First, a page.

The keyboards are okay. I see the occasional person use those, although a few have eventually started complaining their wrists hurt. I let them borrow one of my ergonomic keyboards for a day and they immediately go out to buy their own (or are able to request one from IT). Surprisingly one of the devs here managed to bend his, although he stubbornly continues to use it.

    I figure at best Apple's input devices are for very light users or nice for aesthetic reasons. They are otherwise junk and should be avoided because they are dangerous.

    Granted, I don't know much about the Trackpad. Never actually seen someone use one of those in actual work.
    Reply
  • lilo777 - Tuesday, October 13, 2015 - link

    "I figure at best Apple's input devices are for very light users"

    Indeed they just have to be good enough for a person to type in "apple.com" and click "buy". They are not good for anything else.
    Reply
  • blackcrayon - Tuesday, October 13, 2015 - link

    You should really think about your purpose for posting in comment sections about Apple devices. Reply
  • blackcrayon - Tuesday, October 13, 2015 - link

    If you're throwing away all of the magic mice you're getting (which is pretty stupid considering the cost), why wouldn't you just pick magic trackpads instead? They're great and almost as good as the laptop trackpads (maybe the same or better now with the new one). I'm assuming here you're talking about when you buy a new mac and get a choice of peripherals. Reply
  • repoman27 - Tuesday, October 13, 2015 - link

    Yeah, I feel like everyone here is talking about the old Apple Mouse with the side buttons (that do indeed suck), not the Magic Mouse which is just one continuous, multi-touch glass surface (no side buttons). Reply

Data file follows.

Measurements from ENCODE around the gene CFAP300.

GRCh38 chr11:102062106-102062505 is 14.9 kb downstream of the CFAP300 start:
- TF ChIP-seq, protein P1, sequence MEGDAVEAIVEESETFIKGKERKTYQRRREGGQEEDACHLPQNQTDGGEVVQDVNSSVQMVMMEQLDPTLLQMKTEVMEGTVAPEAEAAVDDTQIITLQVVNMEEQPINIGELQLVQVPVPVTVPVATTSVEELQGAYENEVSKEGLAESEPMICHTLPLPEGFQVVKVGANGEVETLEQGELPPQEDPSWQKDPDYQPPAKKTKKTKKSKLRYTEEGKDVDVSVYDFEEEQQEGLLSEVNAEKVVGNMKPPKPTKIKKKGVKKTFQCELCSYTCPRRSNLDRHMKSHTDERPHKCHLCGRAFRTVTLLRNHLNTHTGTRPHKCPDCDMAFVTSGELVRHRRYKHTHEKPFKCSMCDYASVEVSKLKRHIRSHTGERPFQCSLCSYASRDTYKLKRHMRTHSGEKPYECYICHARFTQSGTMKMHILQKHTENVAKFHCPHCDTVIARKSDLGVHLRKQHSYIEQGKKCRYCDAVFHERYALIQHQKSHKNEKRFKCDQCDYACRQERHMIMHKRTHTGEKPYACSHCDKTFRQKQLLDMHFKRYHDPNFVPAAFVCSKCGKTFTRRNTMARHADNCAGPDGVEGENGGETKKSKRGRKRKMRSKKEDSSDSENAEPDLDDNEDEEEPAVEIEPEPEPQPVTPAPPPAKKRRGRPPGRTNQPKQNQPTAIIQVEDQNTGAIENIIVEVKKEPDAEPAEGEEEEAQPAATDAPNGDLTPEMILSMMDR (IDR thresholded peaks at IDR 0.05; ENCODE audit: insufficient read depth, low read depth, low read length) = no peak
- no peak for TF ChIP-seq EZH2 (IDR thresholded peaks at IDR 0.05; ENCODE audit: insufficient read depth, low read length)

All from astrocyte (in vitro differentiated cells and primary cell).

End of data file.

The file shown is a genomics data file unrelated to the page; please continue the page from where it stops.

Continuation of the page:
• lilo777 - Wednesday, October 14, 2015 - link

    Because trackpad is not an adequate replacement for a mouse? Perhaps, given a long history of lousy Apple mice, some Mac users are conditioned to use trackpads but in general most people prefer a mouse. Reply
  • FelixDraconis - Wednesday, October 14, 2015 - link

    The cost is negligible. IT just buys standardized packages. Many SKUs simply come with the mouse & keyboard combo.

    The Apple mice are hard to hold, put people's hands into a cramped shape, don't register scrolling as precisely as Logitech scroll wheels (which is the one strength of the touch mice), etc. But the real kicker is that hardly any dev uses one for very long.

    I consider them harmful on the wrists for long-term use. Still, for the occasional user it probably isn't a big deal and a step up from the junky plastic mice many prebuilt systems ship with. So it's sufficient. But if you're serious about computing or ergonomics I would avoid them.
    Reply
  • Spoony - Tuesday, October 13, 2015 - link

    I like Apple's keyboards - low effort, short travel. However, I do not like wireless peripherals, and I hate their new arrow key arrangement and fat Esc key. The integrated lithium battery is neat, and it's probably the best charging system possible for this peripheral.

    Putting the charging port on the bottom of the mouse has to be a new high water mark for bonehead design from Apple. They often do a great job, but sometimes I scratch my head. This is one of those times. Otherwise, I dislike this mouse in general (and almost all Apple mice ever). Not very ergonomic, simultaneous two button detection is awkward.

    Magic Trackpad is the most interesting device. I can't say I've ever felt the desire to have a trackpad on my desktop. When I tried the previous Magic Trackpad with my computer I did not like it. I just use a decent mouse. However it seems to be the best executed of these products and I could see using it in some circumstances.

    Overall these products are not for me!
    Reply
  • erple2 - Tuesday, October 13, 2015 - link

    I didn't either until I started using it. I prefer it now over a mouse, and find it more ergonomic than using a mouse. BTW, I'm a software developer by trade. Reply